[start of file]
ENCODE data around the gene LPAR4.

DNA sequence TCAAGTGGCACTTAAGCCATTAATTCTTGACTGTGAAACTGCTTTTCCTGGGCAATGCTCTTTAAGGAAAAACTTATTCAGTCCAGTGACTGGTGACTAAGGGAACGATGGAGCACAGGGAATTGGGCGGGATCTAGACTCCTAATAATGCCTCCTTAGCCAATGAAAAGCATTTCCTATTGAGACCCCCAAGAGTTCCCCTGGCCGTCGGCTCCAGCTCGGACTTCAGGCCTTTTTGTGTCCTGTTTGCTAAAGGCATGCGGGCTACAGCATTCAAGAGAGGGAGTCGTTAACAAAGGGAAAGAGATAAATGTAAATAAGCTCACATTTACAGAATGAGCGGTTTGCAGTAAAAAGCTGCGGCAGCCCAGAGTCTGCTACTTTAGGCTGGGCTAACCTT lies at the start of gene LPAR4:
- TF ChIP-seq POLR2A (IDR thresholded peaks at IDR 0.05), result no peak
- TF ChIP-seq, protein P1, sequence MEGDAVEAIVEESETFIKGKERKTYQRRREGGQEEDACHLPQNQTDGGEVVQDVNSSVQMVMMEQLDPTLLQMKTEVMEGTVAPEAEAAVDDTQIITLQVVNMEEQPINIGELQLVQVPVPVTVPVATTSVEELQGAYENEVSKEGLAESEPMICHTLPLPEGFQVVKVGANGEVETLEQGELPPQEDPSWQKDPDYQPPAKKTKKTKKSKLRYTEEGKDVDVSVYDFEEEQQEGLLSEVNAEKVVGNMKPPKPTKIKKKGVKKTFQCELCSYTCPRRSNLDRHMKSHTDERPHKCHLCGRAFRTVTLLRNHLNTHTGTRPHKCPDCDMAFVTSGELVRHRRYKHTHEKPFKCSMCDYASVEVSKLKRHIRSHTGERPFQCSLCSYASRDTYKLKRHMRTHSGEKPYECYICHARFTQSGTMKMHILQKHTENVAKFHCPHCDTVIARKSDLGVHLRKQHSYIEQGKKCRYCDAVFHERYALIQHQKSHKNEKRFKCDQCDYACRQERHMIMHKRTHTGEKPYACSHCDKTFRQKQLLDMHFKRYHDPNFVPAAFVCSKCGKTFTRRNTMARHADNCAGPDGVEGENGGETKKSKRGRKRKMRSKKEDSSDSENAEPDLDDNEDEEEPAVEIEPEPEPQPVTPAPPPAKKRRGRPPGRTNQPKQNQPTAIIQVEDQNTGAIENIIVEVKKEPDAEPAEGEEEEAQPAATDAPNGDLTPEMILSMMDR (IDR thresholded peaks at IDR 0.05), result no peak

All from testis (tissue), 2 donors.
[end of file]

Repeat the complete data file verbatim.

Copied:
ENCODE data around the gene LPAR4.

DNA sequence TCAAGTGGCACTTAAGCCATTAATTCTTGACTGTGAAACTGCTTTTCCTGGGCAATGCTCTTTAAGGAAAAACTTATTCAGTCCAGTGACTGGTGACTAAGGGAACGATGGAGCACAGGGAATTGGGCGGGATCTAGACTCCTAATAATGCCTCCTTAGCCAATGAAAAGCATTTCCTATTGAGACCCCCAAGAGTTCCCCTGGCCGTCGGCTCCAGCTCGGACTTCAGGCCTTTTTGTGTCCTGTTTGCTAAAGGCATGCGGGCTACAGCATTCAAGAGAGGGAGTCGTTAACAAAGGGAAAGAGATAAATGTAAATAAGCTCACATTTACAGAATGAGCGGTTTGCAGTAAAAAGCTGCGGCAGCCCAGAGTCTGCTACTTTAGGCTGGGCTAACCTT lies at the start of gene LPAR4:
- TF ChIP-seq POLR2A (IDR thresholded peaks at IDR 0.05), result no peak
- TF ChIP-seq, protein P1, sequence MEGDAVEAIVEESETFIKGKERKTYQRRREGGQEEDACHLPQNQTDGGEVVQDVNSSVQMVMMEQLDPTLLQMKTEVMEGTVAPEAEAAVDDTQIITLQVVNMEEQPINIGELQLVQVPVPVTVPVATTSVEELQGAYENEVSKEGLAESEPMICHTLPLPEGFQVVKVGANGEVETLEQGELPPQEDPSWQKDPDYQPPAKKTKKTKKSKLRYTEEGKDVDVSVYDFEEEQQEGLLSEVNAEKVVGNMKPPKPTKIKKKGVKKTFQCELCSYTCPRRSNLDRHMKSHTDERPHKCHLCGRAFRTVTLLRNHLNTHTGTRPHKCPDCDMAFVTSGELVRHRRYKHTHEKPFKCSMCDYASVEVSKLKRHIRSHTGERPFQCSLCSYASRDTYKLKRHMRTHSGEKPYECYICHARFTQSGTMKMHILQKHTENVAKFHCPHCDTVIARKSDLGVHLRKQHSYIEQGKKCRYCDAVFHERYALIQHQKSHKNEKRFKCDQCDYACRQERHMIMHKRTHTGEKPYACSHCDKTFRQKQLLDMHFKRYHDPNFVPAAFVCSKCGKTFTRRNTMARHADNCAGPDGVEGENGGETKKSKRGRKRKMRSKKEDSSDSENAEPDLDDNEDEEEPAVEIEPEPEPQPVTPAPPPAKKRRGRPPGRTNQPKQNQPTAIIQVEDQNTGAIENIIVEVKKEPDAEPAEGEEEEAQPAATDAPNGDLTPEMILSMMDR (IDR thresholded peaks at IDR 0.05), result no peak

All from testis (tissue), 2 donors.